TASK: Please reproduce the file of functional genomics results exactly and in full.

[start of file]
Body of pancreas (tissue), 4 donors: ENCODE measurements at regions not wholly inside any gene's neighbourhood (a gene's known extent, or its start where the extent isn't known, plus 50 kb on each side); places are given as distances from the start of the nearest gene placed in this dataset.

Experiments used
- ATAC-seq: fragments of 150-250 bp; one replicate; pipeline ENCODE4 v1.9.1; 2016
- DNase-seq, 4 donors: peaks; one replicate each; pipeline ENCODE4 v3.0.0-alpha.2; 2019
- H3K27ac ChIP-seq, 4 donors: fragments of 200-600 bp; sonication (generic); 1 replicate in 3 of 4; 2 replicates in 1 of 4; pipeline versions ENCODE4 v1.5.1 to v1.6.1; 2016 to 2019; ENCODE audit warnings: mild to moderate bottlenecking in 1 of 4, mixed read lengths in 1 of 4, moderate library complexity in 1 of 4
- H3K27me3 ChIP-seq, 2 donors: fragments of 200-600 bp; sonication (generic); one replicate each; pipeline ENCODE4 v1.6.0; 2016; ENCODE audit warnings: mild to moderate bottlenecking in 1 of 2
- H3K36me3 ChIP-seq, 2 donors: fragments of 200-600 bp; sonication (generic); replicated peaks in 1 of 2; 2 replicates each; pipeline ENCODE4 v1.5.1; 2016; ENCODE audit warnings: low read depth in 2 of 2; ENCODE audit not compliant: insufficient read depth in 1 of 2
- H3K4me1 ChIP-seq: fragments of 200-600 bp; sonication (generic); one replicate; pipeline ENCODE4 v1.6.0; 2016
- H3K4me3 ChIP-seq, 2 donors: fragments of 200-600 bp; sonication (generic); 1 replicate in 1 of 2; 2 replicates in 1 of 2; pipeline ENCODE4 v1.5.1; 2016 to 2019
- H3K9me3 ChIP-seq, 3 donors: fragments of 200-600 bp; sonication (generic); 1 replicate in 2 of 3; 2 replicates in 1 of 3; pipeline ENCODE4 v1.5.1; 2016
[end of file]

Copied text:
Body of pancreas (tissue), 4 donors: ENCODE measurements at regions not wholly inside any gene's neighbourhood (a gene's known extent, or its start where the extent isn't known, plus 50 kb on each side); places are given as distances from the start of the nearest gene placed in this dataset.

Experiments used
- ATAC-seq: fragments of 150-250 bp; one replicate; pipeline ENCODE4 v1.9.1; 2016
- DNase-seq, 4 donors: peaks; one replicate each; pipeline ENCODE4 v3.0.0-alpha.2; 2019
- H3K27ac ChIP-seq, 4 donors: fragments of 200-600 bp; sonication (generic); 1 replicate in 3 of 4; 2 replicates in 1 of 4; pipeline versions ENCODE4 v1.5.1 to v1.6.1; 2016 to 2019; ENCODE audit warnings: mild to moderate bottlenecking in 1 of 4, mixed read lengths in 1 of 4, moderate library complexity in 1 of 4
- H3K27me3 ChIP-seq, 2 donors: fragments of 200-600 bp; sonication (generic); one replicate each; pipeline ENCODE4 v1.6.0; 2016; ENCODE audit warnings: mild to moderate bottlenecking in 1 of 2
- H3K36me3 ChIP-seq, 2 donors: fragments of 200-600 bp; sonication (generic); replicated peaks in 1 of 2; 2 replicates each; pipeline ENCODE4 v1.5.1; 2016; ENCODE audit warnings: low read depth in 2 of 2; ENCODE audit not compliant: insufficient read depth in 1 of 2
- H3K4me1 ChIP-seq: fragments of 200-600 bp; sonication (generic); one replicate; pipeline ENCODE4 v1.6.0; 2016
- H3K4me3 ChIP-seq, 2 donors: fragments of 200-600 bp; sonication (generic); 1 replicate in 1 of 2; 2 replicates in 1 of 2; pipeline ENCODE4 v1.5.1; 2016 to 2019
- H3K9me3 ChIP-seq, 3 donors: fragments of 200-600 bp; sonication (generic); 1 replicate in 2 of 3; 2 replicates in 1 of 3; pipeline ENCODE4 v1.5.1; 2016